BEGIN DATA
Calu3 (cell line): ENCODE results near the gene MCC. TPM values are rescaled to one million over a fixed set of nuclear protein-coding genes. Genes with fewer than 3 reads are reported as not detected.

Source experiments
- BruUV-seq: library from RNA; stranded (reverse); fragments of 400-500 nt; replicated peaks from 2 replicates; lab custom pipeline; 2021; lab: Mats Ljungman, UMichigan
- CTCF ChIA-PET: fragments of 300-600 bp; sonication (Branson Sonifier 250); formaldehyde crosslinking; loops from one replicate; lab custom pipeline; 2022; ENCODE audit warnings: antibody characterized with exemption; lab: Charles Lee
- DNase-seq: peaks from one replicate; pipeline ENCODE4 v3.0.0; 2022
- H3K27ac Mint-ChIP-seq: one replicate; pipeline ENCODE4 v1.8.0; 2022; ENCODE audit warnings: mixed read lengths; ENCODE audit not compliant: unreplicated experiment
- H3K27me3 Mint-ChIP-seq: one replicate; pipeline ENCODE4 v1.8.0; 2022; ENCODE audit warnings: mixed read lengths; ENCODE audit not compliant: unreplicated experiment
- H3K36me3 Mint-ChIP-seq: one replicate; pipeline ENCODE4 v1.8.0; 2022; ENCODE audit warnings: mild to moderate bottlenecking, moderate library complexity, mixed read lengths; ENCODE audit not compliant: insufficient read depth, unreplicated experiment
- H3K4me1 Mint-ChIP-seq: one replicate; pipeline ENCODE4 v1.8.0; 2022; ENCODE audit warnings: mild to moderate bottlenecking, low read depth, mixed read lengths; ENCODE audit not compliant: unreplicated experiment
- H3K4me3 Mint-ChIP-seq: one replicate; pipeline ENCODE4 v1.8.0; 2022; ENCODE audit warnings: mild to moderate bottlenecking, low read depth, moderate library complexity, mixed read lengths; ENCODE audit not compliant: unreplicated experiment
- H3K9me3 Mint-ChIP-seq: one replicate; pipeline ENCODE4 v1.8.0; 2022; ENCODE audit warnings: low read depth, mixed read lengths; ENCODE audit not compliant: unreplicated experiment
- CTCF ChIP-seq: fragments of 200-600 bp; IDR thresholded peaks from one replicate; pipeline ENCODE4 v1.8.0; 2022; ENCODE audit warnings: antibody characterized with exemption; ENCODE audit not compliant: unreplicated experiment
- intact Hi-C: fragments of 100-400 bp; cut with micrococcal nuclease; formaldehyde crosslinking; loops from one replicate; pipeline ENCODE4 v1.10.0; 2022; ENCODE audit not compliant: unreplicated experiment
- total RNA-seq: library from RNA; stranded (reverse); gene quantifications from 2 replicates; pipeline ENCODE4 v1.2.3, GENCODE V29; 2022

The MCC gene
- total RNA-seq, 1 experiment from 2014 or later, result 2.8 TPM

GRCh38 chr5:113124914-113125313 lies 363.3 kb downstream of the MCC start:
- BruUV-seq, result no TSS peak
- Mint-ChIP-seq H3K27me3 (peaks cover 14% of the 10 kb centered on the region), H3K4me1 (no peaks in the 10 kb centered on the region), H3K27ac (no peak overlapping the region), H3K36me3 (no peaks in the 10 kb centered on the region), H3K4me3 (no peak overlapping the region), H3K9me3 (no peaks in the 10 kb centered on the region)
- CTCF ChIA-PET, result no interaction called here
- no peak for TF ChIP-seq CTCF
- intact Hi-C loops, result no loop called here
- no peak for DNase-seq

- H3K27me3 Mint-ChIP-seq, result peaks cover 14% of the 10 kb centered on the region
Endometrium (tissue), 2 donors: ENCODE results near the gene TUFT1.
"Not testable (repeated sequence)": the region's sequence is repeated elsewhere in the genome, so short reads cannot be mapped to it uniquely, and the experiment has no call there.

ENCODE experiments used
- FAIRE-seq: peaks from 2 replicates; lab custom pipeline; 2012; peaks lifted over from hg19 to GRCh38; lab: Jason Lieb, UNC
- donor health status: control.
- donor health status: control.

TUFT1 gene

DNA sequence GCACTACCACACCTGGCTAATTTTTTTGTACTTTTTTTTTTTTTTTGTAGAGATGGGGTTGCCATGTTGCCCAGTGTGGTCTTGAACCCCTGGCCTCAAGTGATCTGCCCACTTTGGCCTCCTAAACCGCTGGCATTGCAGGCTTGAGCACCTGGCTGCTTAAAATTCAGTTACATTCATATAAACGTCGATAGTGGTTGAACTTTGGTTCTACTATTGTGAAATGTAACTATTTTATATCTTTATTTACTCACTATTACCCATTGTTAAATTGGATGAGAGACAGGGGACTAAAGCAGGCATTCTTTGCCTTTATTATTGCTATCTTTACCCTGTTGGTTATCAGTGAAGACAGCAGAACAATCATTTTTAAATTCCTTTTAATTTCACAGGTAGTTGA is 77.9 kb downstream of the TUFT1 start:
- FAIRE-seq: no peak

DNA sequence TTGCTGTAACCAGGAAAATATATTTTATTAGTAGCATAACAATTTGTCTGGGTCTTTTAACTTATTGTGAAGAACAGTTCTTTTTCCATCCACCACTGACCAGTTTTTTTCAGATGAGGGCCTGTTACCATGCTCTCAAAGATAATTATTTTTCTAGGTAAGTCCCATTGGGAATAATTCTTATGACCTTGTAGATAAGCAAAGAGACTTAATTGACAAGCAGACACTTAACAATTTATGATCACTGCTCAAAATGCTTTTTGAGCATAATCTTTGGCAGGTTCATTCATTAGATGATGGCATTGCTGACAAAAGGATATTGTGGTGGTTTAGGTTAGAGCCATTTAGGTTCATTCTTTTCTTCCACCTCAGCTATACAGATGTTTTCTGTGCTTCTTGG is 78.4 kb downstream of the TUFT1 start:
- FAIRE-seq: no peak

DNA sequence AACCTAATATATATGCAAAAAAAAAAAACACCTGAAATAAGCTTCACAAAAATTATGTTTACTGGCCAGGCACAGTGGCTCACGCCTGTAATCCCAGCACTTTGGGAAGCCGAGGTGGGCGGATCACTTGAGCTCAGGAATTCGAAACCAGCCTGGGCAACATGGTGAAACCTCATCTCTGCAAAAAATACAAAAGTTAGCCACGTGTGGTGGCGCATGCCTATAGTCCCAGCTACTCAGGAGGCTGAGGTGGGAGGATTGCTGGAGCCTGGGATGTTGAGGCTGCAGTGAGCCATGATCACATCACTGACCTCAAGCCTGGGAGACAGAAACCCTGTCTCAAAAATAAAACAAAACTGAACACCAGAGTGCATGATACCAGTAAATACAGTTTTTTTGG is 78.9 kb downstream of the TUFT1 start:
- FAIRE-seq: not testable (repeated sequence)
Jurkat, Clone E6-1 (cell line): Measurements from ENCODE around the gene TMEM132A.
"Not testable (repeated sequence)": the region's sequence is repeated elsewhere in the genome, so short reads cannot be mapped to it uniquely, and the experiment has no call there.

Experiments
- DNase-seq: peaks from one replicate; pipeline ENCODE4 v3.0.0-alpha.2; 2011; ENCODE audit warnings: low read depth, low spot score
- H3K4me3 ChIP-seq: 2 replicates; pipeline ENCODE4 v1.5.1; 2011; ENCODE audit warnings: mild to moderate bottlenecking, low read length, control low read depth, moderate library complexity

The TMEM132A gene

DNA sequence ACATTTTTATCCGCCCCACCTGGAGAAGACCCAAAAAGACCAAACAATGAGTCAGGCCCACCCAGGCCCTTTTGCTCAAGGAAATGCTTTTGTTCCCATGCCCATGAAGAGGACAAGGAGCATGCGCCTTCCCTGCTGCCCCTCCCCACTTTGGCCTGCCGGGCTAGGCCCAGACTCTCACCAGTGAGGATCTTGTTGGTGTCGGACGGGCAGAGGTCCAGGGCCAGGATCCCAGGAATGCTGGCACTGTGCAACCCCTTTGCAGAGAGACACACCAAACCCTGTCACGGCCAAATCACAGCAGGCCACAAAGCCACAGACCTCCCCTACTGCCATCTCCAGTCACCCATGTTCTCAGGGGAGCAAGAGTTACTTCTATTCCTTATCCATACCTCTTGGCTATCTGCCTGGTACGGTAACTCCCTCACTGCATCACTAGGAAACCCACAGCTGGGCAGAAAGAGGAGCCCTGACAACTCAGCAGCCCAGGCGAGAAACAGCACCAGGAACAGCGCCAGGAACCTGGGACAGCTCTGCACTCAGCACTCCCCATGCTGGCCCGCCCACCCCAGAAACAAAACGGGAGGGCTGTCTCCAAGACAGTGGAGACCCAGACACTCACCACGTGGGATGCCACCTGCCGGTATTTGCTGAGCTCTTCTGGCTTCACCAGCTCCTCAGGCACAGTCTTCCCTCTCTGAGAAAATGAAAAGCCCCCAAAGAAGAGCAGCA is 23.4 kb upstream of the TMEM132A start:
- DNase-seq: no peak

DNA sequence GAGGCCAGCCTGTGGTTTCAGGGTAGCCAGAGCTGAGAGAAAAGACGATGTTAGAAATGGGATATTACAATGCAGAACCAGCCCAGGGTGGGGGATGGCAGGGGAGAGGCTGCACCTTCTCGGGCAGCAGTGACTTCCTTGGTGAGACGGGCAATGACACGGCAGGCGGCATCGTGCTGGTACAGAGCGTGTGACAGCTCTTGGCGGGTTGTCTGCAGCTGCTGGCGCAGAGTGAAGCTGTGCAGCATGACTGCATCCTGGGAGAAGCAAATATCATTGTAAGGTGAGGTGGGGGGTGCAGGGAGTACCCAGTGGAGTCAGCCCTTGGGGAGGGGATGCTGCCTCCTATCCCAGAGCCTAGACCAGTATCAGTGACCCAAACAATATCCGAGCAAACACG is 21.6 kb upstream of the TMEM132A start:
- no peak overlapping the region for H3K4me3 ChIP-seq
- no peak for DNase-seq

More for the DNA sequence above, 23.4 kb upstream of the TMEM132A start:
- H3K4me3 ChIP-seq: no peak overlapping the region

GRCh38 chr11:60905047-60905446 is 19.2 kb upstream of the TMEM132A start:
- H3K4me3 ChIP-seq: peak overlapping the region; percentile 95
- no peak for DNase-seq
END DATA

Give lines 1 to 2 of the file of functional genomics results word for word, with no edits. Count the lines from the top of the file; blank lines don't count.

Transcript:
Calu3 (cell line): ENCODE results near the gene MCC. TPM values are rescaled to one million over a fixed set of nuclear protein-coding genes. Genes with fewer than 3 reads are reported as not detected.

Source experiments